I woke early despite the 5am arrival time and enjoyed a fantastic hot shower. Worth the $5 alone! Over breakfast I was co-erced onto the three-day trek as I’d have to wait a couple of days for another two-day one to set off. The cost was $10 a day for the guide (and food and accommodation), $4 for my bags to be shipped to Inle Lake and $4 for the boat trip from the bottom of the lake to Nyaungshwe where the hotels are.
It was a nice, small group: Harry, the guide; Anna and Michael from Poland (more Poles!); Mark from Texas; and another Polish lady who’s name nobody got. I shall call her Madame Polska.
The three day route actually starts off heading west away from Inle Lake to take in one village and some of the local culture. We’d actually be spending the night more or less due south of Kalaw after going round in a “U” shape.
It’s dry season and the roads were bumpy and dusty. In some places the dust was so deep that stepping in it made it “splash” in much the way water does from a shallow puddle. It’s also a lovely, rusty red like that of the Australian Outback.
Another thing that the country here shares with the Outback if the most amazing blue skies. I guess “azure” is one word, but I just don’t think any language can do justice to the colour.
Not far from where we began, we walked past some “roadworks”. About twenty locals were creating a proper paved road out of their own pockets. The government couldn’t be bothered helping them (forking out for flamboyant weddings for their offspring is deemed far more important) so they’d purchased and manufactured all the required equipment and materials themselves. From the tarmac bubbling in oil drums that had been cut open to stone graders made from metal with varying sized holes punched in it. May of the workers were female, probably around 80%.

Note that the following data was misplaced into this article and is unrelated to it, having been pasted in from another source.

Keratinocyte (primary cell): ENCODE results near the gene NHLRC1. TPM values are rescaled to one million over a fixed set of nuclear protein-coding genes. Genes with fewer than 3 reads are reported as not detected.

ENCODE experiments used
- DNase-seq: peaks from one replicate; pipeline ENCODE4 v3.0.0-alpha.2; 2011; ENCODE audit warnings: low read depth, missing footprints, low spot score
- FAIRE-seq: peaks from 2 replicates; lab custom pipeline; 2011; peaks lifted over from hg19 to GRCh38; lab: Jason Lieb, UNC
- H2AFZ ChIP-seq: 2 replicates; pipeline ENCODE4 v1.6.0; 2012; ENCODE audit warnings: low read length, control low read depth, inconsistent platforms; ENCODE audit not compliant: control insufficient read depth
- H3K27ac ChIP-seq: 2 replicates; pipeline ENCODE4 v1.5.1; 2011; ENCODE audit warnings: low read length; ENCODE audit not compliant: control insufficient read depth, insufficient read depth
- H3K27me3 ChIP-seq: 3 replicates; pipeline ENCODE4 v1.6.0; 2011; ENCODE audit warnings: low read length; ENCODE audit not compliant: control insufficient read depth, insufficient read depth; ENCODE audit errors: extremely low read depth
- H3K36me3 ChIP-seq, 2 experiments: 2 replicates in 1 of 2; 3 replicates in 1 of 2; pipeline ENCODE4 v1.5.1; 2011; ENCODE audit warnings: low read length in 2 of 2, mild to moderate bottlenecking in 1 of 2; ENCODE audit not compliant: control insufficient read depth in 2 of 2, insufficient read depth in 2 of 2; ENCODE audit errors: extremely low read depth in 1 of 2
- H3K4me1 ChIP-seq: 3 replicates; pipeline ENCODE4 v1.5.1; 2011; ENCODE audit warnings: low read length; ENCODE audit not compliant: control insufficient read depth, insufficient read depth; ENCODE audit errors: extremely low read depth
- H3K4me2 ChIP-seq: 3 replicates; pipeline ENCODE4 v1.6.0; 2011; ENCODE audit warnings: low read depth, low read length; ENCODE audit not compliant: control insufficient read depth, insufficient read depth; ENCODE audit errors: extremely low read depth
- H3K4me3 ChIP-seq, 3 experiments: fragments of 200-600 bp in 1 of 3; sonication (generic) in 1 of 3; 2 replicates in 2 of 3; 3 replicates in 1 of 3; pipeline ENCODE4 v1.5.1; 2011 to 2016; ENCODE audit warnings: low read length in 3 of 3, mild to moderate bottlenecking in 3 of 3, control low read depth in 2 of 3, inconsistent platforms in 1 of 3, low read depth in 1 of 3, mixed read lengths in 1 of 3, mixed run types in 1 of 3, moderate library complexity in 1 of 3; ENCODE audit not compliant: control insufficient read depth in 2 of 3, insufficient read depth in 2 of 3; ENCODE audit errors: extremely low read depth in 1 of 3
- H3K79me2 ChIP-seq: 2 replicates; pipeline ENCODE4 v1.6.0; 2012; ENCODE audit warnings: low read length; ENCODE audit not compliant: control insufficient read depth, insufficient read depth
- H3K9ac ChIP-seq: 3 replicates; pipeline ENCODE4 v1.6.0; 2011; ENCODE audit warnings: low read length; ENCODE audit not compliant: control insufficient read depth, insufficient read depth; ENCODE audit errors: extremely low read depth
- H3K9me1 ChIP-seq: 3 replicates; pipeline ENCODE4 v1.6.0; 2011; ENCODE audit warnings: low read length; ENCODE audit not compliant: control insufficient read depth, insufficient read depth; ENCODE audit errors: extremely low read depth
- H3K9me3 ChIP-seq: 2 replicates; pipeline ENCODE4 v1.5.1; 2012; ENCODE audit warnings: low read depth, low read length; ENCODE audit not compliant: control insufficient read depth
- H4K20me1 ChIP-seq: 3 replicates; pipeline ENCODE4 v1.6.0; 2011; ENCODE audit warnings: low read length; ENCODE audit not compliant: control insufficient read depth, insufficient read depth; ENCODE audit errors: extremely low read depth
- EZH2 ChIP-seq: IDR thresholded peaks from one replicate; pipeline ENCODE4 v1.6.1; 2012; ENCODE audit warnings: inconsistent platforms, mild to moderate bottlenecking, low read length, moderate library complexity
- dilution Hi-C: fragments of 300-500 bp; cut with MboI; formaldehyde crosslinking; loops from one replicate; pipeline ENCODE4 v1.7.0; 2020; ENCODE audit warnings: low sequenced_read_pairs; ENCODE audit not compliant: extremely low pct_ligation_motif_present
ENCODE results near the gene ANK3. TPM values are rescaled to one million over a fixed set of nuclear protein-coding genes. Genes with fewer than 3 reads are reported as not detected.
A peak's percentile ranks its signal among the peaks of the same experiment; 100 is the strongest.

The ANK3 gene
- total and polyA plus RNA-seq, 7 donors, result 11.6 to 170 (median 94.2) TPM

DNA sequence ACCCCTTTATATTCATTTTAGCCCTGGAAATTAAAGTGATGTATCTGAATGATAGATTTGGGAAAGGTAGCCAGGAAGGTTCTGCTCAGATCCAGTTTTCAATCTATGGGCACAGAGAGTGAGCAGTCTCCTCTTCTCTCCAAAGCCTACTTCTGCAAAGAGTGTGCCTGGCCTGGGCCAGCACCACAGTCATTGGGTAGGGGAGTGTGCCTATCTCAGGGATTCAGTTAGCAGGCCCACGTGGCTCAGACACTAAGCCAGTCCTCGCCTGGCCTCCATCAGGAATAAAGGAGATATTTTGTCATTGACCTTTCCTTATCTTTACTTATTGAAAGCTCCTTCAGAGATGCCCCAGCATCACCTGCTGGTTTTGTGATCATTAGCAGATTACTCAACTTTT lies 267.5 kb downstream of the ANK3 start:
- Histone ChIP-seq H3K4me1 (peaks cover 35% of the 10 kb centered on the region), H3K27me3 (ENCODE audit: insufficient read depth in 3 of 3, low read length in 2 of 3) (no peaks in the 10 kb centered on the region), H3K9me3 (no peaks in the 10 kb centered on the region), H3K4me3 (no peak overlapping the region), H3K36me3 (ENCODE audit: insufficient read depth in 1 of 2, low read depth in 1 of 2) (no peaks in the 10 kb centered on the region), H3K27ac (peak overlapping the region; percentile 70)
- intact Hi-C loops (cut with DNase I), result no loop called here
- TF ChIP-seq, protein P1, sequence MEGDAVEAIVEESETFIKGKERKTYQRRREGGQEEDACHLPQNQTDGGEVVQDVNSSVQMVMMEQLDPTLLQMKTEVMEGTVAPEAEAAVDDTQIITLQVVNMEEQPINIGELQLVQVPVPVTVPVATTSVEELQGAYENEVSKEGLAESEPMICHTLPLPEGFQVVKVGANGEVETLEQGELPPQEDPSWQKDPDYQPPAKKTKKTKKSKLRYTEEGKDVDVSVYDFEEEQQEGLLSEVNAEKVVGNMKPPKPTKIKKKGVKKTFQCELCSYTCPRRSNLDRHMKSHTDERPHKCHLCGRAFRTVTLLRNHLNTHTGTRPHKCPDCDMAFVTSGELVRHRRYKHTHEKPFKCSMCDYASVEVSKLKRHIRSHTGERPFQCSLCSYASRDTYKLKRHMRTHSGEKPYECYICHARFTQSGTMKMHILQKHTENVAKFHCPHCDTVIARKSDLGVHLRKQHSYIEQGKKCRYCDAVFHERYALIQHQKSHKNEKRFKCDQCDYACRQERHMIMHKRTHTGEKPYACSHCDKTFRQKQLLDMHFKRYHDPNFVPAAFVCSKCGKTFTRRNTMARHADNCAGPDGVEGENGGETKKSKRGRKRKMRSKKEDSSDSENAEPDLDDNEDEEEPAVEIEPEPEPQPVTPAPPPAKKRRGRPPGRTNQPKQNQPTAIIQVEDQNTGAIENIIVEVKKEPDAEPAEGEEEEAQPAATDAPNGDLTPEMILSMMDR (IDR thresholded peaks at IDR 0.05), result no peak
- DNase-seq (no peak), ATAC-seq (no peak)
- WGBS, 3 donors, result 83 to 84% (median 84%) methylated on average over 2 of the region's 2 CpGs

At around midday we stopped for lunch at a viewpoint used by a few trekking groups. Our food was served up – fresh fruit, a salad, a mild curry and as much green tea as we could drink. We spent an hour eating and chilling before pressing on.
Almost every local we passed had a smile and a wave, the children in particular. Madame Polska had brought pens which Harry dished out to the children along with medicines, toothpaste and the like which he himself had brought.
Towards the end of the day we got a chance to take some photos of one of the local trains as it pulled into a station we happened to be at. The guards (in fact anyone in uniform in this country) don’t like having their photos taken. So we made sure and took plenty as serupticiously as we could.
We arrived at our home for the evening at around 5pm as the sun started to dip. A couple of small houses surrounded by farmland. Our hosts had laid out sleeping mats and three thick blankets for each of us. Given that it was still very hot, this seemed overly generous, but we were to need them!
Our travelling chef – who we found out hiked ahead of us – prepared a buffet dinner of fish curry (argh), mountain rice, chilli paste (hot!), fried vegetables and many other things. As at lunchtime there was more food than we could eat – though Anna and Mark tried their best!
We all filtered bed-wards over the coming hours as darkness fell and the electricity was switched off. Mark and I lay one of our blankets each underneath us, folded up, as protection for our bony hips. It was better than nothing, but sacrificed some of the covering we needed once the temperature plumetted in the early hours.
It was really cold!